Ten Characteristics of Revivals
|Written by Patrick Morley|
|Monday, August 09 2010 00:00|
Every revival or awakening leaves its own heat signature--in 1740 youth led the way, in 1857 businessmen and prayer took center stage, and the 1906 Azusa Street revival was decidedly interracial. Yet all share common themes. What are the most frequently mentioned characteristics of revivals and awakenings in literature?
We've not had an awakening in America of historic proportion for a long time, and appear ripe for a fresh outpouring of God's Spirit.
But history tells us that national revivals and awakenings cannot be manufactured. They are sovereign acts of mercy and grace by God himself, when he supernaturally achieves in a short span what seems otherwise impossible.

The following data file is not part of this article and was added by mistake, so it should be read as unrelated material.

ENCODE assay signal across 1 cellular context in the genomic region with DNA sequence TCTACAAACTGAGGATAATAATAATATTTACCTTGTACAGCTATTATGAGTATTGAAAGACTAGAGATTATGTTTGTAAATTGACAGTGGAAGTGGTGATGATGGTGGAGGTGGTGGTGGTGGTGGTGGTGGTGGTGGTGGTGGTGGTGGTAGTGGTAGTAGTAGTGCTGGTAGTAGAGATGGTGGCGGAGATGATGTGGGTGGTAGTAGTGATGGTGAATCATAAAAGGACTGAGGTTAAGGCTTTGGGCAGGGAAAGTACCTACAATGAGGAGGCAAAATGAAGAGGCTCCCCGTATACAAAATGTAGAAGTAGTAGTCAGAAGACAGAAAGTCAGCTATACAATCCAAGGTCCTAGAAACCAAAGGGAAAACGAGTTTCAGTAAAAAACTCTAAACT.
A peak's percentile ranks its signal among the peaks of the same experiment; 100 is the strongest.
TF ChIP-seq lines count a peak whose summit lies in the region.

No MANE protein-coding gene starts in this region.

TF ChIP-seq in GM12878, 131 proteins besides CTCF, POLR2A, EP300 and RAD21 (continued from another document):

While the decision belongs to God alone, he gives us the privilege of hastening the day through humble repentant prayer. God loves to respond to the prayers of his people (e.g., 2 Chronicles 7:14).
Thy will be done,
1Richard M. Riss, A Survey of 20th Century Revival Movements in North America, Peabody: Hendrickson Publishers, Inc., 1988, p. 5.
2Frank Grenville Beardsley. A History of American Revivals. New York: American Tract Society, 1912, p. 342.
3Beardsley, pps. 345-346.
4Beardsley, p. 343.
5Jonathan Edwards, "An Account of Revival," Jonathan Edwards on Revival, Carlisle: The Banner of Truth Trust, first published in 1736, p. 148.
6George Waugh, Flashpoints of Revival, North Charleston: BookSurge Publishing, 2009, p. 31.
7Beardsley, p. 333.
8Keith J. Hardman, Charles Grandison Finney 1792-1875, Grand Rapids: Baker Book House, 1987, pps. 198, 249.
9Riss, pps. 6-7.
10Beardsley, p. 53.
11Riss, p. 42
© 2010. Patrick Morley. All rights reserved. This article may be reproduced for non-commercial ministry purposes with proper attribution.